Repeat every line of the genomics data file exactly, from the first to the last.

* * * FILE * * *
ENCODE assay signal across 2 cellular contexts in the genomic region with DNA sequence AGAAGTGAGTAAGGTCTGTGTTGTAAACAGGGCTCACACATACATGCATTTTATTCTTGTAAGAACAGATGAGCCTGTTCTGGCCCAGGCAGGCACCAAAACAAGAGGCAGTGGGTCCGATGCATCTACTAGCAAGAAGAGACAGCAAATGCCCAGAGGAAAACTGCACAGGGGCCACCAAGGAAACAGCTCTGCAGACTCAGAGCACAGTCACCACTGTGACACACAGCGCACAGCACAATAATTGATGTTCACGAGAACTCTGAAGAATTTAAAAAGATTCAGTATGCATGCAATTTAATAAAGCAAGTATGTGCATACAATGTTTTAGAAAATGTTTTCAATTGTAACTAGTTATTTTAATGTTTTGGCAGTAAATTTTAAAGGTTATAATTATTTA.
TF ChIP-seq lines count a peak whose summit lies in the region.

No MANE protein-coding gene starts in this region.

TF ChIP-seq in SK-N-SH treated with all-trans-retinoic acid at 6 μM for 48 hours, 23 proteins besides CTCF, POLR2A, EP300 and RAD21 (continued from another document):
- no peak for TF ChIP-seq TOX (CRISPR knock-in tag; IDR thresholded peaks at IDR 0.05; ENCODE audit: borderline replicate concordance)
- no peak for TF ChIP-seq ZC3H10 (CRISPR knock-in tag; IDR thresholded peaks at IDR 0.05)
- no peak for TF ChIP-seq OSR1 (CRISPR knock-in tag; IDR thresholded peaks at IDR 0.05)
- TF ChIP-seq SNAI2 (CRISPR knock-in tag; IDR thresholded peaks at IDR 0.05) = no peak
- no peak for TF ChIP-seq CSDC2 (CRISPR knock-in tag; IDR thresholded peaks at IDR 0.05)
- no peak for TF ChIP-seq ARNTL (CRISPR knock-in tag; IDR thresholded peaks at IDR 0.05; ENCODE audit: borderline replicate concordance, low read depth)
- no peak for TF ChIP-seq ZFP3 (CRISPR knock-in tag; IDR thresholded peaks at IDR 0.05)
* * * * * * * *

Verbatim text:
ENCODE assay signal across 2 cellular contexts in the genomic region with DNA sequence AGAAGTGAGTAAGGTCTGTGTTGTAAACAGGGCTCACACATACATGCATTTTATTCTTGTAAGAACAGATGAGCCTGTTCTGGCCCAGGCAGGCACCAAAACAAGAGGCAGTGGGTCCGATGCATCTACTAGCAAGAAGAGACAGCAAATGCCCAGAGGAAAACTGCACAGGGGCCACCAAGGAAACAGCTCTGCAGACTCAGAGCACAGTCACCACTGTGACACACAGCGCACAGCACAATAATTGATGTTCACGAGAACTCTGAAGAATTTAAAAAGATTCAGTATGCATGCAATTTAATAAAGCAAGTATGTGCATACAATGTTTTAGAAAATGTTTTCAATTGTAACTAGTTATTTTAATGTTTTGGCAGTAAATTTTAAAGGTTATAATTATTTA.
TF ChIP-seq lines count a peak whose summit lies in the region.

No MANE protein-coding gene starts in this region.

TF ChIP-seq in SK-N-SH treated with all-trans-retinoic acid at 6 μM for 48 hours, 23 proteins besides CTCF, POLR2A, EP300 and RAD21 (continued from another document):
- no peak for TF ChIP-seq TOX (CRISPR knock-in tag; IDR thresholded peaks at IDR 0.05; ENCODE audit: borderline replicate concordance)
- no peak for TF ChIP-seq ZC3H10 (CRISPR knock-in tag; IDR thresholded peaks at IDR 0.05)
- no peak for TF ChIP-seq OSR1 (CRISPR knock-in tag; IDR thresholded peaks at IDR 0.05)
- TF ChIP-seq SNAI2 (CRISPR knock-in tag; IDR thresholded peaks at IDR 0.05) = no peak
- no peak for TF ChIP-seq CSDC2 (CRISPR knock-in tag; IDR thresholded peaks at IDR 0.05)
- no peak for TF ChIP-seq ARNTL (CRISPR knock-in tag; IDR thresholded peaks at IDR 0.05; ENCODE audit: borderline replicate concordance, low read depth)
- no peak for TF ChIP-seq ZFP3 (CRISPR knock-in tag; IDR thresholded peaks at IDR 0.05)